A Short Analysis of D. H. Lawrence’s ‘New Heaven and Earth’

On a remarkable war poem by D. H. Lawrence

Although he is better-known as a novelist, D. H. Lawrence also wrote a great deal of poetry. ‘New Heaven and Earth’, a long poem he wrote in 1917 during the First World War, captures Lawrence’s anger and despair over the destruction of the war, and might be regarded as a forerunner to greater (and longer) poems written by Lawrence’s fellow modernists, such as T. S. Eliot’s The Waste Land.

New Heaven and Earth


And so I cross into another world
shyly and in homage linger for an invitation
from this unknown that I would trespass on.

I am very glad, and all alone in the world,
all alone, and very glad, in a new world
where I am disembarked at last.

I could cry with joy, because I am in the new world, just ventured in.
I could cry with joy, and quite freely, there is nobody to know.

And whosoever the unknown people of this un- known world may be
they will never understand my weeping for joy to be adventuring among them
because it will still be a gesture of the old world I am making
which they will not understand, because it is quite, quite foreign to them.


I was so weary of the world
I was so sick of it
everything was tainted with myself,
skies, trees, flowers, birds, water,
people, houses, streets, vehicles, machines,
nations, armies, war, peace-talking,
work, recreation, governing, anarchy,
it was all tainted with myself, I knew it all to start with
because it was all myself.

When I gathered flowers, I knew it was myself plucking my own flowering.
When I went in a train, I knew it was myself travelling by my own invention.
When I heard the cannon of the war, I listened with my own ears to my own destruction.
When I saw the torn dead, I knew it was my own torn dead body.
It was all me, I had done it all in my own flesh.


I shall never forget the maniacal horror of it all in the end
when everything was me, I knew it all already, I anticipated it all in my soul
because I was the author and the result
I was the God and the creation at once;
creator, I looked at my creation;
created, I looked at myself, the creator:
it was a maniacal horror in the end.

I was a lover, I kissed the woman I loved,
and God of horror, I was kissing also myself.
I was a father and a begetter of children,
and oh, oh horror, I was begetting and conceiving in my own body.


At last came death, sufficiency of death,
and that at last relieved me, I died.
I buried my beloved; it was good, I buried myself and was gone.
War came, and every hand raised to murder;
very good, very good, every hand raised to murder!
Very good, very good, I am a murderer!
It is good, I can murder and murder, and see them fall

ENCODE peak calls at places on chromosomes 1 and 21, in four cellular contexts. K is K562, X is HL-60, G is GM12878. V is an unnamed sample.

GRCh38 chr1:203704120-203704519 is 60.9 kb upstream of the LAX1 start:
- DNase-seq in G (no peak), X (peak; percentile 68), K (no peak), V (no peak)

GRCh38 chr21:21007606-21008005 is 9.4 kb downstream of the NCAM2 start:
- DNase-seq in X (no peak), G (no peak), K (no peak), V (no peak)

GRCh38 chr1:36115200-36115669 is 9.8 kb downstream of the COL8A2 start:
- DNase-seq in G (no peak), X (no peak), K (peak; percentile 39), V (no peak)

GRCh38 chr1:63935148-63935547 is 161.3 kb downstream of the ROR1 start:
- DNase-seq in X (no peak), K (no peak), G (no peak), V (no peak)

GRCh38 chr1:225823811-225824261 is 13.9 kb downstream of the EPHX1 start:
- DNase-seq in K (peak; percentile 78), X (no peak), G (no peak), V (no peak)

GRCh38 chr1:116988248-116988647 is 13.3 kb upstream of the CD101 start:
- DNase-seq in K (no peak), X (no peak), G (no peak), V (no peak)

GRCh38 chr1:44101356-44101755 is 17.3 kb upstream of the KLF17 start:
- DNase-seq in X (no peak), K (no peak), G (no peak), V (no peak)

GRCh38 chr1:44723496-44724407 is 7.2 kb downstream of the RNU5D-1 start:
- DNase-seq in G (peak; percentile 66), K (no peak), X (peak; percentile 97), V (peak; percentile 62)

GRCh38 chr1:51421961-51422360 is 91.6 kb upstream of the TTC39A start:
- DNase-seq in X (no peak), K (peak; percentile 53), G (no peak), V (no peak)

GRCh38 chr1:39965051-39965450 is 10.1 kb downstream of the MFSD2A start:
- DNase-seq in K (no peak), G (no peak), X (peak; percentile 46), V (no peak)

the mutilated, horror-struck youths, a multitude
one on another, and then in clusters together
smashed, all oozing with blood, and burned in heaps
going up in a foetid smoke to get rid of them
the murdered bodies of youths and men in heaps
and heaps and heaps and horrible reeking heaps
till it is almost enough, till I am reduced perhaps;
thousands and thousands of gaping, hideous foul dead
that are youths and men and me
being burned with oil, and consumed in corrupt thick smoke, that rolls
and taints and blackens the sky, till at last it is dark, dark as night, or death, or hell
and I am dead, and trodden to nought in the smoke-sodden tomb;
dead and trodden to nought in the sour black earth
of the tomb; dead and trodden to nought, trodden to nought.


God, but it is good to have died and been trodden out
trodden to nought in sour, dead earth
quite to nought
absolutely to nothing

For when it is quite, quite nothing, then it is everything.
When I am trodden quite out, quite, quite out
every vestige gone, then I am here
risen, and setting my foot on another world
risen, accomplishing a resurrection
risen, not born again, but risen, body the same as before,
new beyond knowledge of newness, alive beyond life
proud beyond inkling or furthest conception of pride
living where life was never yet dreamed of, nor hinted at
here, in the other world, still terrestrial
myself, the same as before, yet unaccountably new.


I, in the sour black tomb, trodden to absolute death
I put out my hand in the night, one night, and my hand
touched that which was verily not me
verily it was not me.
Where I had been was a sudden blaze
a sudden flaring blaze!
So I put my hand out further, a little further
and I felt that which was not I,
it verily was not I
it was the unknown.

Ha, I was a blaze leaping up!
I was a tiger bursting into sunlight.
I was greedy, I was mad for the unknown.
I, new-risen, resurrected, starved from the tomb
starved from a life of devouring always myself
now here was I, new-awakened, with my hand stretching out
and touching the unknown, the real unknown, the unknown unknown.

My God, but I can only say
I touch, I feel the unknown!
I am the first comer!
Cortes, Pisarro, Columbus, Cabot, they are nothing, nothing!
I am the first comer!
I am the discoverer!
I have found the other world!

The unknown, the unknown!
I am thrown upon the shore.
I am covering myself with the sand.
I am filling my mouth with the earth.
I am burrowing my body into the soil.
The unknown, the new world!


It was the flank of my wife